In Spanish, “cinco tinajas” loosely means “five water filled rock basins”. When we checked in at the Visitors Center the first day, we saw a brochure for this hike and it looked interesting. All in all, the hike was around 5 miles with all our side trips and wandering. The cinco tinajas are a short hike from the trailhead. First we went to the overlook at .4 miles, and then we hiked down the eastern side to get a different look. There is water in these pools most of the year, making them unusual features in a dry desert. It had rained, hailed a bit, and even snowed earlier in the week so we were excited to see that there was indeed water in the pools. It was a warm enough day for hiking but I didn’t feel like swimming or wading and the tinajas are slippery when wet, so we hiked back up. Backtracking to the top of the trail, we continued down the other side to get a look at the western pools before looping around on the Leyva Escondido Spring Loop.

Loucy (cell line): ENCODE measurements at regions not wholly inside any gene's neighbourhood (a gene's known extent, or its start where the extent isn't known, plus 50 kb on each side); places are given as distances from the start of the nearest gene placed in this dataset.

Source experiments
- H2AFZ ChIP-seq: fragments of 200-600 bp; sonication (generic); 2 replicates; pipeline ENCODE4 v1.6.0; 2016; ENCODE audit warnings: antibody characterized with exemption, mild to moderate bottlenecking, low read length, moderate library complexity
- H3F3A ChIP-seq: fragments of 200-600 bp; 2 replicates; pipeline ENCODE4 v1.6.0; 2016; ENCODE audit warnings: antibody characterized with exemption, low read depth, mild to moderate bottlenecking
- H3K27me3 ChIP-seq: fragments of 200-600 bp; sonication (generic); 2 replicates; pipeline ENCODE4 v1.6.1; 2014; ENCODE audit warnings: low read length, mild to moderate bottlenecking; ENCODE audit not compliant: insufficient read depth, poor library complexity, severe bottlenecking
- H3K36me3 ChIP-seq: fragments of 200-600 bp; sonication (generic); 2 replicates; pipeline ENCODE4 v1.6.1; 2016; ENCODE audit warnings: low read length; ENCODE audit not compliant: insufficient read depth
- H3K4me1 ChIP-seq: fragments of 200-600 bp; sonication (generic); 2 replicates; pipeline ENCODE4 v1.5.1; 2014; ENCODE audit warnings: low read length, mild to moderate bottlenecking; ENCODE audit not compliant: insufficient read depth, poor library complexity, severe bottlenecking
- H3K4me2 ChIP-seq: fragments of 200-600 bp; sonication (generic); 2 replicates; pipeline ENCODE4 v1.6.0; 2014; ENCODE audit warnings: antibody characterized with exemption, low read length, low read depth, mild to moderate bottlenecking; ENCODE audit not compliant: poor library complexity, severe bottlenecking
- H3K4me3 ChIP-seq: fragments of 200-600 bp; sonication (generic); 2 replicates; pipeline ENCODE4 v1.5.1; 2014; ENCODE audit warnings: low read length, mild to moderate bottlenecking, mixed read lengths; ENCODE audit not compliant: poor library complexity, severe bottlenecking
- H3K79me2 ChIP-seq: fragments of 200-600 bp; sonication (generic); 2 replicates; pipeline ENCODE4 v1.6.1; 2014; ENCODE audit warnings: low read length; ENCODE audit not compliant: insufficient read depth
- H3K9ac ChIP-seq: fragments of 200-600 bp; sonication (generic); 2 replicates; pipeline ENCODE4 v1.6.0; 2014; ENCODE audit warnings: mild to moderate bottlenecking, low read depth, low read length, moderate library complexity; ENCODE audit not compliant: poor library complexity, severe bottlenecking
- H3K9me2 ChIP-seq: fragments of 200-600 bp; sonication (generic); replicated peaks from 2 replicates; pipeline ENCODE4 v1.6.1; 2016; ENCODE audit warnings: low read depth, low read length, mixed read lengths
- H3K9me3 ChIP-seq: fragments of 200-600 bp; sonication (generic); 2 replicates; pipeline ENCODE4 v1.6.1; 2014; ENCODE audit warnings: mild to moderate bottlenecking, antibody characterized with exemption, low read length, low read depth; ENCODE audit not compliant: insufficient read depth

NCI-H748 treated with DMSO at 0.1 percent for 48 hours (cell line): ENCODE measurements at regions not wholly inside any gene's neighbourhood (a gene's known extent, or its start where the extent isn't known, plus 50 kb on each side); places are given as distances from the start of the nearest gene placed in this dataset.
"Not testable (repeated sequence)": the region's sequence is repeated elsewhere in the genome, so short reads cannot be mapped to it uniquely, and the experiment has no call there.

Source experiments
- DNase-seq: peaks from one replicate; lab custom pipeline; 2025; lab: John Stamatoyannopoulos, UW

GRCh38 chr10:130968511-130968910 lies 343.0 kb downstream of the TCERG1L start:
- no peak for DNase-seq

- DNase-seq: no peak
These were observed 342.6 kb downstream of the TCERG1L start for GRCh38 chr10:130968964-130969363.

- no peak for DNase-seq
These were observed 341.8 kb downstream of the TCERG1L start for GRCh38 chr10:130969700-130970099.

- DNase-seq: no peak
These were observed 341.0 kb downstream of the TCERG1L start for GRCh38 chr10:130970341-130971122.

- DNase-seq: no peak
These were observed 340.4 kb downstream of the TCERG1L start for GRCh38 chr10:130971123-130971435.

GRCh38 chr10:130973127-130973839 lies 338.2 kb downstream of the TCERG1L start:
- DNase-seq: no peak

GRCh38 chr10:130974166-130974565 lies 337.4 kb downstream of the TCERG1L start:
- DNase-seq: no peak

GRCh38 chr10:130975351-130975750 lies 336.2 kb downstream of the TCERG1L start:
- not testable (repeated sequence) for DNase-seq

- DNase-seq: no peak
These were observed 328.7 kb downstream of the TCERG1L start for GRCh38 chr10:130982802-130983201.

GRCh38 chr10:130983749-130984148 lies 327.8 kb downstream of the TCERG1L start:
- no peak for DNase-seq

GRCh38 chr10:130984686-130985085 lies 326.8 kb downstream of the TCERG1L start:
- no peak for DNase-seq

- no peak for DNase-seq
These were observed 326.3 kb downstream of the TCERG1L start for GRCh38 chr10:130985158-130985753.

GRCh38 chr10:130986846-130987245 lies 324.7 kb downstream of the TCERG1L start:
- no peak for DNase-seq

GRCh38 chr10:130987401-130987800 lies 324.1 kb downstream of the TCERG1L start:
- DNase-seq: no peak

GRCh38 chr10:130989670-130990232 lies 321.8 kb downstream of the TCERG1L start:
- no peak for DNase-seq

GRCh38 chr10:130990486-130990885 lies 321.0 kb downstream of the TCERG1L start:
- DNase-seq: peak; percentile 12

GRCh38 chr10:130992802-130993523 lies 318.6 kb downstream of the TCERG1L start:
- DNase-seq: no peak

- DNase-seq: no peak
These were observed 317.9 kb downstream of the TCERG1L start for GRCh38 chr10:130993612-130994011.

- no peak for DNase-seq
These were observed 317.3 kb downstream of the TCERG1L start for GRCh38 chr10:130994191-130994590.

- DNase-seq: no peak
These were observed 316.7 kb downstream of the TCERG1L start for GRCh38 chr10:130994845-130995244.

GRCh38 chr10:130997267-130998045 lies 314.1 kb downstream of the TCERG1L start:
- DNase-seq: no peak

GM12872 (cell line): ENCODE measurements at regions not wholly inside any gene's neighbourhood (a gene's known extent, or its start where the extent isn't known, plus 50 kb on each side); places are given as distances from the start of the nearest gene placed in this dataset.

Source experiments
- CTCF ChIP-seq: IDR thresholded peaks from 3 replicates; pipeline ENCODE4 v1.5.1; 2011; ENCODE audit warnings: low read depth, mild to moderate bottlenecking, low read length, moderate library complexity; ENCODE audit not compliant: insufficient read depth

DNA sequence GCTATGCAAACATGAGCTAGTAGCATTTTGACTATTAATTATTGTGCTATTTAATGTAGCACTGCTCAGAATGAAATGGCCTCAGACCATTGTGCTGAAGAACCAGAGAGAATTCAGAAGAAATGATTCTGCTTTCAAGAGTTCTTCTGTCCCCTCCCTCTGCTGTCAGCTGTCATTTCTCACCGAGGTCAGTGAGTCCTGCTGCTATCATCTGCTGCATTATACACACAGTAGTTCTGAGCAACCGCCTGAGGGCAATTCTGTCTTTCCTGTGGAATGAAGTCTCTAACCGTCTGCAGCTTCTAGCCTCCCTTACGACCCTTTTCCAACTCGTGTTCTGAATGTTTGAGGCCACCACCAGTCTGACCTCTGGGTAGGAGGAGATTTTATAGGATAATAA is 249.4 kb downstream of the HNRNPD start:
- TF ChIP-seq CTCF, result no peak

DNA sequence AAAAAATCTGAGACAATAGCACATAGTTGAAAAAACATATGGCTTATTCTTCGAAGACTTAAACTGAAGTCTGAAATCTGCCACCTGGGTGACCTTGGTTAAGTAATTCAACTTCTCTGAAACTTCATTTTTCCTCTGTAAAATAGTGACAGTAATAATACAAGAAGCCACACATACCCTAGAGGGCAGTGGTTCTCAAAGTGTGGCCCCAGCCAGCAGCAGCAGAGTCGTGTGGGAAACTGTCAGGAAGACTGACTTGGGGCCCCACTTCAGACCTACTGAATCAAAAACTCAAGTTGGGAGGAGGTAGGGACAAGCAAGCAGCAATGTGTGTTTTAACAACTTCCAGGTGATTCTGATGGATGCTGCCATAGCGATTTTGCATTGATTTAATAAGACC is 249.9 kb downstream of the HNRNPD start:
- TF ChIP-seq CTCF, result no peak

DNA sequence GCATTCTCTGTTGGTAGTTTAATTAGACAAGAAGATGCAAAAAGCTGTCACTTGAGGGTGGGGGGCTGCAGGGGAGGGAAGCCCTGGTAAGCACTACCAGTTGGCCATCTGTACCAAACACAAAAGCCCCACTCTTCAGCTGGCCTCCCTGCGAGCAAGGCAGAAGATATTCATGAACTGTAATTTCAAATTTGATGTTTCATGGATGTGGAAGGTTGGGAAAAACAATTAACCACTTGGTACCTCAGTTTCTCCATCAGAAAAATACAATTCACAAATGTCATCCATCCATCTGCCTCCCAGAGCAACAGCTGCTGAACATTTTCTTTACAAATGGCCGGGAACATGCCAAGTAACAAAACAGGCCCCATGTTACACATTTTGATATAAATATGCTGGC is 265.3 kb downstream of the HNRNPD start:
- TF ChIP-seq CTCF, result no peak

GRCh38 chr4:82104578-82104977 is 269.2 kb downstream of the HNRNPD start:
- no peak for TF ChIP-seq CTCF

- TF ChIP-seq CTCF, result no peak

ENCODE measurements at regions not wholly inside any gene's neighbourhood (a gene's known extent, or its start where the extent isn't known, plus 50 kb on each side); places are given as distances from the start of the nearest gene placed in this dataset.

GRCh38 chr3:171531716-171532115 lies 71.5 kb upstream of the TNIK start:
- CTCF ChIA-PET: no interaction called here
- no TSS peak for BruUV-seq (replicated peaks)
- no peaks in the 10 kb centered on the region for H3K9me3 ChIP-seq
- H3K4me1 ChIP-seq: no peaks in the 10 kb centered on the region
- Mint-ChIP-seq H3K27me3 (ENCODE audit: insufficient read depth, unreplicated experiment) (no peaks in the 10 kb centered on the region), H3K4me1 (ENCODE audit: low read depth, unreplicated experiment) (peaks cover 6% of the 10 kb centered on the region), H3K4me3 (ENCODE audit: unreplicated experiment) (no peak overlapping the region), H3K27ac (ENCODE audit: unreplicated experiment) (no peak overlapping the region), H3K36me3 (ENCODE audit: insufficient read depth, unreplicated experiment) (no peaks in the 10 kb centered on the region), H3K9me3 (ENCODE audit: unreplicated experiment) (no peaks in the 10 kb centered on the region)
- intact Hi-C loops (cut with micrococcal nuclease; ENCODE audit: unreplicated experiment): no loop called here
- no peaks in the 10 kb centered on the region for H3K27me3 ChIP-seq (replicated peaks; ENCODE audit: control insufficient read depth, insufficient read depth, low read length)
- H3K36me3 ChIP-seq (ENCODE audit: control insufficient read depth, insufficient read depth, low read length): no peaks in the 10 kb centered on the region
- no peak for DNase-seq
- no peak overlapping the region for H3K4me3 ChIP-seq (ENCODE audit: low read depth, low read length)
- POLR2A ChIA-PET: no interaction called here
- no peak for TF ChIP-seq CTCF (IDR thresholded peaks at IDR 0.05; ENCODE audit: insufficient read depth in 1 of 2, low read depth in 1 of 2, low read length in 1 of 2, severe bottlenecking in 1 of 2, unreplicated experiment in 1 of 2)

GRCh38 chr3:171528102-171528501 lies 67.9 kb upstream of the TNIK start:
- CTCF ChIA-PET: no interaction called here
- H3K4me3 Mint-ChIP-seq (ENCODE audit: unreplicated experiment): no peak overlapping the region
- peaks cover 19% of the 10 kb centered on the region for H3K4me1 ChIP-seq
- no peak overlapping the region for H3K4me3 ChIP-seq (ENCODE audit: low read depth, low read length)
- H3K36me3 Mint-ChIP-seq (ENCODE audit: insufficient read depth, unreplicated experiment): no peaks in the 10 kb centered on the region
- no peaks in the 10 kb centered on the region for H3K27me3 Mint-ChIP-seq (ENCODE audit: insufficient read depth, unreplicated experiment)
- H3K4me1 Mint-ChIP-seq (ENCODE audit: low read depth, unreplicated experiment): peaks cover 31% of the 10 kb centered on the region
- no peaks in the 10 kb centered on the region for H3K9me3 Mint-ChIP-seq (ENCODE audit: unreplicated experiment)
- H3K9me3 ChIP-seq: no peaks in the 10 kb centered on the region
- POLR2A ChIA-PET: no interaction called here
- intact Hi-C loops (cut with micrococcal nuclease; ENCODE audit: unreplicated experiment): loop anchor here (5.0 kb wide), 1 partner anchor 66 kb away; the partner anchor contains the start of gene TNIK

The Leyva Escondido Spring Loop was a moderate loop with deep sand, steep climbs, and unmaintained trail tread. This loop was perfect for exploring and at the high point we had 360 degree views that included Oso Peak, the highest peak in the park. We hiked past interesting rock formations, giant cottonwood trees, along rocky ridges, and of course, cacti. I’m not that knowledgeable about rocks, but deep in one of the washes we came across a really cool rock slab marbled with purples and swirly orange circles.